This is the third in a series of three blog posts this week by Marquette law faculty on a new book.
As a Catholic priest and member of the Society of Jesus (that is, the Jesuits), my life is defined by mission. I may be a professor, a campus minister, even a lawyer, but these professional lives are founded upon—and to an extent dependent upon—that deeper vocational life. While there has been a role for personal judgment and discretion, specific performance of any job comes only subsequent to the religious judgment and discernment of my major superior, who formally “missions” every Jesuit to his particular assignment. I am not merely wafting through whatever I fancy or have some minimal technical proficiency in, and what makes me “good” (or not) stems not from proficiency but from the fact of mission. Vocation begets mission begets profession.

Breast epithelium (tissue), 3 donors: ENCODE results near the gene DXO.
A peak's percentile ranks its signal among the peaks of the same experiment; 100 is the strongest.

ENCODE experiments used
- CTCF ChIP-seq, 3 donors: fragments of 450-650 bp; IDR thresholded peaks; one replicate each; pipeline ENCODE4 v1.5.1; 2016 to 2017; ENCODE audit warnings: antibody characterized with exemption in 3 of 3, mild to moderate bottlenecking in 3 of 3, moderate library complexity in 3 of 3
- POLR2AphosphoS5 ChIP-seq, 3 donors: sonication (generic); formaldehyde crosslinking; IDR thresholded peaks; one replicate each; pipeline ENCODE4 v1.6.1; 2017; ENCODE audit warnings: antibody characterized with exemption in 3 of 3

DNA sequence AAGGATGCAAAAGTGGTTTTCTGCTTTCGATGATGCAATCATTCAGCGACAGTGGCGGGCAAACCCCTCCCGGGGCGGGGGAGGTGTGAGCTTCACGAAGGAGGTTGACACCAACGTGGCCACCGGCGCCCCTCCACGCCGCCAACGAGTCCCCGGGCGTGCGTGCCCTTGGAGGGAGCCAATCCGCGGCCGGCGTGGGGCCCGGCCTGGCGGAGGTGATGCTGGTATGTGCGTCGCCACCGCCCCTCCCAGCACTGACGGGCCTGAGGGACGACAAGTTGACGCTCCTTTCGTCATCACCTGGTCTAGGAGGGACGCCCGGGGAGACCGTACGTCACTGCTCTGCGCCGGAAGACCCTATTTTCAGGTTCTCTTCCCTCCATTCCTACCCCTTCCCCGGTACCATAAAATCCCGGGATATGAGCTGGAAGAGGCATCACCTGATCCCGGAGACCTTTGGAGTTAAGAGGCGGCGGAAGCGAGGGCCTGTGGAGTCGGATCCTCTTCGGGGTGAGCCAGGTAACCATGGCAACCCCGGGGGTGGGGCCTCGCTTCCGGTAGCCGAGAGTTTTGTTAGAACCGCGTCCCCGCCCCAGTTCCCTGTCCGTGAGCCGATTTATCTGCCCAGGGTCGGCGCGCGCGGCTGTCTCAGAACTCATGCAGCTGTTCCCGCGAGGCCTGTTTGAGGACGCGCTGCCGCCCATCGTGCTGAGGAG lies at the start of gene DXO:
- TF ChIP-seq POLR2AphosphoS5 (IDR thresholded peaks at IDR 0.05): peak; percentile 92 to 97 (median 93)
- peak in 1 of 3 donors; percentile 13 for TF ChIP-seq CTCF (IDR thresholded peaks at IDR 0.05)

I am put in mind of this dynamic as I reflect upon Michael S. Ariens’s recently published The Lawyer’s Conscience: A History of American Lawyer Ethics (University of Kansas Press 2022). Ariens surveys the history of how lawyers imagined themselves and how competing images have been synthesized into a multifaceted, perhaps self-contradictory conception of the modern lawyer. Throughout this survey, from the eve of the American Revolution to the crises of the early 21st century, the core tension has always revolved around this same dynamic: what is the vocation of the lawyer, and, thus, what is the lawyer’s mission, and how does any of this define the lawyer’s profession?